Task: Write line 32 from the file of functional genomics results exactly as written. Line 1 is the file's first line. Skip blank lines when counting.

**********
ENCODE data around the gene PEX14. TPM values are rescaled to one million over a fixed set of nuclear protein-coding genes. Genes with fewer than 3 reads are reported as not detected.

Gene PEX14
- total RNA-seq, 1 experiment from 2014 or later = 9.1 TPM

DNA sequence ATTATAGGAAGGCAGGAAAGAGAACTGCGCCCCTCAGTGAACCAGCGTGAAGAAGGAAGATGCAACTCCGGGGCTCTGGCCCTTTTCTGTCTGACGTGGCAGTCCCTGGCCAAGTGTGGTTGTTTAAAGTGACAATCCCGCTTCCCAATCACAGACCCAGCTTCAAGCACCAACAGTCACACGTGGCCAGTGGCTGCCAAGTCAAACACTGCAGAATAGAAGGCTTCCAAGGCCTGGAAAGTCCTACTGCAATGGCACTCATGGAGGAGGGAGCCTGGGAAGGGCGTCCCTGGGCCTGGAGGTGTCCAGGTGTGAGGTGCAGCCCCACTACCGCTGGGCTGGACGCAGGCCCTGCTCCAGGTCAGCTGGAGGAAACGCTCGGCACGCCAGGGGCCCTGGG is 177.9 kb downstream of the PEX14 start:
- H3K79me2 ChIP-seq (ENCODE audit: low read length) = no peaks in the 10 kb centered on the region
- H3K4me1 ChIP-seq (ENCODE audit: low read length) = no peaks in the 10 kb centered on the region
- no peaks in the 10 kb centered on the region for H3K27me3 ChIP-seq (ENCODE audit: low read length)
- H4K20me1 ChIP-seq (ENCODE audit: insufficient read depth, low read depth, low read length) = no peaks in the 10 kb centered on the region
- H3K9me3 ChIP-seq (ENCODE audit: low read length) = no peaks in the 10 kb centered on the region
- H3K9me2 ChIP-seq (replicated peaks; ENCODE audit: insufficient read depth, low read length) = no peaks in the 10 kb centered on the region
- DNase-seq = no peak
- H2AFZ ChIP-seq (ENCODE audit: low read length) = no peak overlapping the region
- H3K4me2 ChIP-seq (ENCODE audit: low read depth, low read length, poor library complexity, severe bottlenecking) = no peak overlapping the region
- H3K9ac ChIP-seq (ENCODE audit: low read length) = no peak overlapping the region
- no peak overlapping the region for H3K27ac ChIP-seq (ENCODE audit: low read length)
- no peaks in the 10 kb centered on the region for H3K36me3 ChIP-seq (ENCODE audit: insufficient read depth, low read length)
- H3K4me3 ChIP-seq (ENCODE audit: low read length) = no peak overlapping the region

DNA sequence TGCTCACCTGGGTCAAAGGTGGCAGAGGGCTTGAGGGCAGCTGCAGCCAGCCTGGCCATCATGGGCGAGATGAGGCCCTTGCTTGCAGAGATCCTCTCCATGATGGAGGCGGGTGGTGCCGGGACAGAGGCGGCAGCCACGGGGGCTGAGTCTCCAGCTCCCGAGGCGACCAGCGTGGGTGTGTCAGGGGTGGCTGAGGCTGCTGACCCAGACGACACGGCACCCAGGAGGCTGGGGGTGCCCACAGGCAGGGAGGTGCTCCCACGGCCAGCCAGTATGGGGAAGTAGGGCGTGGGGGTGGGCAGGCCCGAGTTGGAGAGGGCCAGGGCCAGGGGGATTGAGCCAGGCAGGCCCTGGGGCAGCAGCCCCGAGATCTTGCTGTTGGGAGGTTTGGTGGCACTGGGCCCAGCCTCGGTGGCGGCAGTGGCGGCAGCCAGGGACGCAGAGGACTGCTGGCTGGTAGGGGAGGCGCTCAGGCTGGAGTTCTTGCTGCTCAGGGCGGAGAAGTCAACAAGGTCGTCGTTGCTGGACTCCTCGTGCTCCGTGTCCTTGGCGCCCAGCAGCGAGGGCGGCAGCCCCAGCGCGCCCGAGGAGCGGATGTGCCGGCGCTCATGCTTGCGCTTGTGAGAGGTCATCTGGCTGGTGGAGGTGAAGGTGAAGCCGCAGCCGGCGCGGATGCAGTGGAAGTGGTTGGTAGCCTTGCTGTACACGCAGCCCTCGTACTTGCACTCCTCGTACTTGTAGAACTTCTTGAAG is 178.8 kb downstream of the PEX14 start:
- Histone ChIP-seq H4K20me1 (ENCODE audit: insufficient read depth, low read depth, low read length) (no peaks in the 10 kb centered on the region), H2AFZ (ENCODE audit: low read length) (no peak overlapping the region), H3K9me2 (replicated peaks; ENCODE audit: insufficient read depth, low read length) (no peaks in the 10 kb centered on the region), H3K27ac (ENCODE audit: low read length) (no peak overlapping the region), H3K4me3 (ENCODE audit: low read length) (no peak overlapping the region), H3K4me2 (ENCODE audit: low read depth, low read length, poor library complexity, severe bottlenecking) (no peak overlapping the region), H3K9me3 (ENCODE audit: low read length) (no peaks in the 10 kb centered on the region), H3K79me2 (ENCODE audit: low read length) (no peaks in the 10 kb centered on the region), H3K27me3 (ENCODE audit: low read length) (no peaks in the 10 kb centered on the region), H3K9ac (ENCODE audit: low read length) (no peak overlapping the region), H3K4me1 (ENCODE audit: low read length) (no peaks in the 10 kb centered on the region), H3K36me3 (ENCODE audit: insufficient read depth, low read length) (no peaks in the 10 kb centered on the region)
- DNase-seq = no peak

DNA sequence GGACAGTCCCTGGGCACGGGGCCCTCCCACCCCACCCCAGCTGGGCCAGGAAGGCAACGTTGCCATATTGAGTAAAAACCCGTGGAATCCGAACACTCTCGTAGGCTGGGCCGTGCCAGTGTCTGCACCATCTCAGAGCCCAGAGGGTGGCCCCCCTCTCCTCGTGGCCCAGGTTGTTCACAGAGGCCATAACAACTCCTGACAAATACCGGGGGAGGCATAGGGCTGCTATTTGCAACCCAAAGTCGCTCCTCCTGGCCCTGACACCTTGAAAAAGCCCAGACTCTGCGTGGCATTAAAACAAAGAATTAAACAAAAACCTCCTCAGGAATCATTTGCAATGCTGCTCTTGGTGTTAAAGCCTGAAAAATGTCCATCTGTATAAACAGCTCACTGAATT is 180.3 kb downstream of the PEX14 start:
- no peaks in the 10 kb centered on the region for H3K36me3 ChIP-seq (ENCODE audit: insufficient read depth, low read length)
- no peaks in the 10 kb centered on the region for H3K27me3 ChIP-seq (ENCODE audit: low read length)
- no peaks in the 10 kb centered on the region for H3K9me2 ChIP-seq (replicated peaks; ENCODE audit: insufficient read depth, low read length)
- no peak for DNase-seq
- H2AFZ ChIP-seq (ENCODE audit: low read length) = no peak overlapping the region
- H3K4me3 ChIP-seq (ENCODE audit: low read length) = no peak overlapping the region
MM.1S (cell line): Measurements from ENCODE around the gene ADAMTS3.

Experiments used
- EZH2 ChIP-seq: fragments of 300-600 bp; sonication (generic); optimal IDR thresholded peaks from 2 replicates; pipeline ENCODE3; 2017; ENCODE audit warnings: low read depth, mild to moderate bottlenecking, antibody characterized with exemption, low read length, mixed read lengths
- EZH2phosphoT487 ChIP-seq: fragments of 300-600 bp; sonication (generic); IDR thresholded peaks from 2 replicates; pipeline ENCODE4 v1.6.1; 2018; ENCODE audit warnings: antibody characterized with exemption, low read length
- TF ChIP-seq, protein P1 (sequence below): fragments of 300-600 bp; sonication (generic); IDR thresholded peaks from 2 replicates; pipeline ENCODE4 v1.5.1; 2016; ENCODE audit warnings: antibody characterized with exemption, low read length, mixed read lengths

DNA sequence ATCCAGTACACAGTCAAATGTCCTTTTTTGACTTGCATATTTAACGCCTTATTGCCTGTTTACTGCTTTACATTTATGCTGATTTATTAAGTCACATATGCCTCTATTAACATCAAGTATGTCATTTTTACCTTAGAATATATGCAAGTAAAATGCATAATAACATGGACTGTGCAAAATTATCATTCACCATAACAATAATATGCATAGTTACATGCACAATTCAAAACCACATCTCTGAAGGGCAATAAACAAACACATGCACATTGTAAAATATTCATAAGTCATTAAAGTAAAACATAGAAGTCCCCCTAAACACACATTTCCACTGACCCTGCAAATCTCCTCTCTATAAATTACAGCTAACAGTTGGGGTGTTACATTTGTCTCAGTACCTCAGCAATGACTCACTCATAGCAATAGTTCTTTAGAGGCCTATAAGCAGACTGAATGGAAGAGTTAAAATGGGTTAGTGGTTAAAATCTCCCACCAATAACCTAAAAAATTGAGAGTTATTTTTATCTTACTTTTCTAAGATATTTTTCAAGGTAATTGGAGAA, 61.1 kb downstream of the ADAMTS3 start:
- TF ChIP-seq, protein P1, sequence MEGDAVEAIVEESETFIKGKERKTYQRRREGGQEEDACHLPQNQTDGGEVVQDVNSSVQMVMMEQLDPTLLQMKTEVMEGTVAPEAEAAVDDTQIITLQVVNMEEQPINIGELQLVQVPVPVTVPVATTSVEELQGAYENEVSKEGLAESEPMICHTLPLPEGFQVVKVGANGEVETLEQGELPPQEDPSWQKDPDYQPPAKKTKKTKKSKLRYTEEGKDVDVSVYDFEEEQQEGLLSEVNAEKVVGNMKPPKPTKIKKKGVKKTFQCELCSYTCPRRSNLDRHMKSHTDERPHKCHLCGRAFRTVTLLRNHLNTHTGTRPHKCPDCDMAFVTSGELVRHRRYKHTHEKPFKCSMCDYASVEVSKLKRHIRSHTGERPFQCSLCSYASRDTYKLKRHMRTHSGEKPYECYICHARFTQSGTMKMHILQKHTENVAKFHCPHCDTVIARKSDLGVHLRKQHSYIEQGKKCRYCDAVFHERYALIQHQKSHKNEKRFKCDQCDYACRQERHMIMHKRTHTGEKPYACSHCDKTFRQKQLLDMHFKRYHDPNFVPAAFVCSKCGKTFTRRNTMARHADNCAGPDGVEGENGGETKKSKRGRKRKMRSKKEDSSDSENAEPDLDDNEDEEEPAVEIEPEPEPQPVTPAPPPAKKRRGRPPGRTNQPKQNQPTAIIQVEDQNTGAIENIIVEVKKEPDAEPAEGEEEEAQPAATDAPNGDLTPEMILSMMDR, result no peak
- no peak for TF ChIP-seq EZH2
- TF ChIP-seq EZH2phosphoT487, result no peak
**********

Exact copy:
- TF ChIP-seq, protein P1 (sequence below): fragments of 300-600 bp; sonication (generic); IDR thresholded peaks from 2 replicates; pipeline ENCODE4 v1.5.1; 2016; ENCODE audit warnings: antibody characterized with exemption, low read length, mixed read lengths